Phrasal Verbs – up part 5
If you ‘do up’ your coat, you fasten it.
- Do up your jacket. It looks untidy.
- Can you do up my coat for me? My hands are frozen.
‘Do up’ can also mean to decorate or make repairs to something.
- Buy me the paint and I will do up my room.
- I’m going to do up my car so that I can sell it.
To ‘hold up’ can mean to delay.
- We were held up by a traffic accident.
- I don’t mean to hold you up but we must finish this discussion.
To ‘keep up with’ can mean to go at the same speed as.
- It is difficult to keep up with all the changes they are making.
- I don’t know how you keep up with all the news.
To ‘keep up’ can mean to maintain.
- It is difficult to keep up the payments on my new car.
- I can’t afford to keep up an apartment in town and a house in the country.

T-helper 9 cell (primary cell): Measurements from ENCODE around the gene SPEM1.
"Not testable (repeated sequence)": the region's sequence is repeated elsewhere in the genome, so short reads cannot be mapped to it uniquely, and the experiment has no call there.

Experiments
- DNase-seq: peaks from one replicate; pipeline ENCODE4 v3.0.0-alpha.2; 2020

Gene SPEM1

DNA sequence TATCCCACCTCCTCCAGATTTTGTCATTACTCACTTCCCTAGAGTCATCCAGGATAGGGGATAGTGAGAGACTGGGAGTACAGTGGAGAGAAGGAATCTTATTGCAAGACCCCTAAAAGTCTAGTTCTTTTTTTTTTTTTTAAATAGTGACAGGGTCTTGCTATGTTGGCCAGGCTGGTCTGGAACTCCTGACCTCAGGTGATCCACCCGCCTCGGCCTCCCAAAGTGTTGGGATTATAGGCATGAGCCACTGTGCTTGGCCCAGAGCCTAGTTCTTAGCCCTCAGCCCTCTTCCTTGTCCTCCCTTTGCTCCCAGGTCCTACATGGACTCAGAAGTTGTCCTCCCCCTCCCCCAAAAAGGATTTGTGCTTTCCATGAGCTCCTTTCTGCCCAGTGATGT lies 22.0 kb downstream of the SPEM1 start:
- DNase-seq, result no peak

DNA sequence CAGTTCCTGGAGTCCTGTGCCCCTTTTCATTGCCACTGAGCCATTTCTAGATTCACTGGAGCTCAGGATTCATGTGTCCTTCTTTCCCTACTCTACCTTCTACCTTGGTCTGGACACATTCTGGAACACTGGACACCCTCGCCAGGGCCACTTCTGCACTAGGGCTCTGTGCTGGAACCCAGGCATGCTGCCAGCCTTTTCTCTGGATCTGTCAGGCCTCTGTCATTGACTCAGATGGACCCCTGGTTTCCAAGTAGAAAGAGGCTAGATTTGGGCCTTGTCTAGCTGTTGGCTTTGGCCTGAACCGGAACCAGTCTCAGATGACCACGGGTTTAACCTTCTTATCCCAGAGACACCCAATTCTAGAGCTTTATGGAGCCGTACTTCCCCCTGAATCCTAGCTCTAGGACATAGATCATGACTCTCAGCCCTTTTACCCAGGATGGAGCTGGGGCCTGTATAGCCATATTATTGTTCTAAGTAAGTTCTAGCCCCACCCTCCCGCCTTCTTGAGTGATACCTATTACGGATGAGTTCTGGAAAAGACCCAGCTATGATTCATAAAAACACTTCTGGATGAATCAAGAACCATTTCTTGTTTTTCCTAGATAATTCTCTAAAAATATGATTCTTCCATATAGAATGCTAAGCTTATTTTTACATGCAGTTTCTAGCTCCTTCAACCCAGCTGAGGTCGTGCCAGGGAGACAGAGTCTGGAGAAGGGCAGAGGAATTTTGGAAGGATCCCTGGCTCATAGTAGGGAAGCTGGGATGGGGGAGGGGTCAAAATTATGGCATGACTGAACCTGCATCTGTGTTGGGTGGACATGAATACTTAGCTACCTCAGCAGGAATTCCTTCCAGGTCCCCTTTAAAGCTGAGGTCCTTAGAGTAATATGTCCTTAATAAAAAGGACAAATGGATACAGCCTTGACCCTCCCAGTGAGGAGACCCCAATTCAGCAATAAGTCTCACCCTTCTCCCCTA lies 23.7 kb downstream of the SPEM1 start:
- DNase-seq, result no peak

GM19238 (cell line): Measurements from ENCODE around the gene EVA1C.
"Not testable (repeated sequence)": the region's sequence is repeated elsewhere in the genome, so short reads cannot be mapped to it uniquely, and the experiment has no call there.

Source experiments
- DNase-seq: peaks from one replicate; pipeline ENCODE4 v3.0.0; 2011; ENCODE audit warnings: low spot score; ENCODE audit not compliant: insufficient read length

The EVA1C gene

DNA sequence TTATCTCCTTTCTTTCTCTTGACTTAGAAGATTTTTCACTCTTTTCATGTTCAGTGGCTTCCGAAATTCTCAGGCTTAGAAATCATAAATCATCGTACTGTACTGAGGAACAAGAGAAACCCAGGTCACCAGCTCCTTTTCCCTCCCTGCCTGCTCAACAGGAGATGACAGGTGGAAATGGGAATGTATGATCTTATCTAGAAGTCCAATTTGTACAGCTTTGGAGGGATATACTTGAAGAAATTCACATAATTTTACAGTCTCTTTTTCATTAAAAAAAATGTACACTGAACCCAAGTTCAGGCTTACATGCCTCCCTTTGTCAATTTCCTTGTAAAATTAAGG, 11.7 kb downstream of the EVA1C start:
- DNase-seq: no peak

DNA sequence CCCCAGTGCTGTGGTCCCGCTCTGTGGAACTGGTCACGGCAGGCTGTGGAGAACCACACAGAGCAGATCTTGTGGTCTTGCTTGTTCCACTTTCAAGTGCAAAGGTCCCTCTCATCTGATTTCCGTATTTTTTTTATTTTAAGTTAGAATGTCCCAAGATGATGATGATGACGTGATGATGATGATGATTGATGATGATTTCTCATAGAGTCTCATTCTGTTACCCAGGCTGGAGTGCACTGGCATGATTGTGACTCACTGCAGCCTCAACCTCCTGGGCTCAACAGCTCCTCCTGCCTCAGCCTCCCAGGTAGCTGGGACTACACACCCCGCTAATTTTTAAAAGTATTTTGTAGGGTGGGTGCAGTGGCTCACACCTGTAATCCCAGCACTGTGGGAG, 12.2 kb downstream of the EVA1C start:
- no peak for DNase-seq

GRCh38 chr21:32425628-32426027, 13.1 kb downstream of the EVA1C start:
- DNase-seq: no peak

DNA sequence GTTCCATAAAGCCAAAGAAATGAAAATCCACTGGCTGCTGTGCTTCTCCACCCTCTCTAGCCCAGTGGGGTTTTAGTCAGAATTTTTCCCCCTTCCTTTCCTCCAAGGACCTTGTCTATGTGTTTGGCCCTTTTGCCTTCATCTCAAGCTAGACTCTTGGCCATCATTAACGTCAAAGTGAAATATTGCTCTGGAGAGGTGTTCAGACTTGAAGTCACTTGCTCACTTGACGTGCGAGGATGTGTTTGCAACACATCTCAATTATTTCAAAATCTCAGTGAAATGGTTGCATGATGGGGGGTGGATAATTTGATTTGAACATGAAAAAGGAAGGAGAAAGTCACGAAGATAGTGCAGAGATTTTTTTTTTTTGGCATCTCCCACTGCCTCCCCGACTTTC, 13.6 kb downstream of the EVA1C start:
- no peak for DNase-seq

If you ‘kick up a fuss’, you complain loudly about something.
- He will kick up a fuss when he finds out that he is not invited to the meeting.
- The restaurant had given away our table so I kicked up a fuss and got another one.
If you ‘stir up’ trouble, you cause it by agitation.
- She is always stirring up trouble about some grievance or another.
- Some shareholders tried to stir up trouble about the sale of the factory.
If you ‘sum up’, you briefly restate the main points of a meeting or discussion.
- I’d like to sum up my presentation with this quote from Winston Churchill.
- Could somebody sum up what you talked about this morning?
If you ‘turn up’ a dial, you increase it.
- Could you turn up the volume? I cannot hear it.
- That’s the brightest I can make the picture. I’ve turned up the control to the maximum.
If you ‘turn up’ somewhere, you arrive, sometimes unexpectedly.
- John turned up at the party, even though he wasn’t invited.
- He’s always turning up for work an hour late.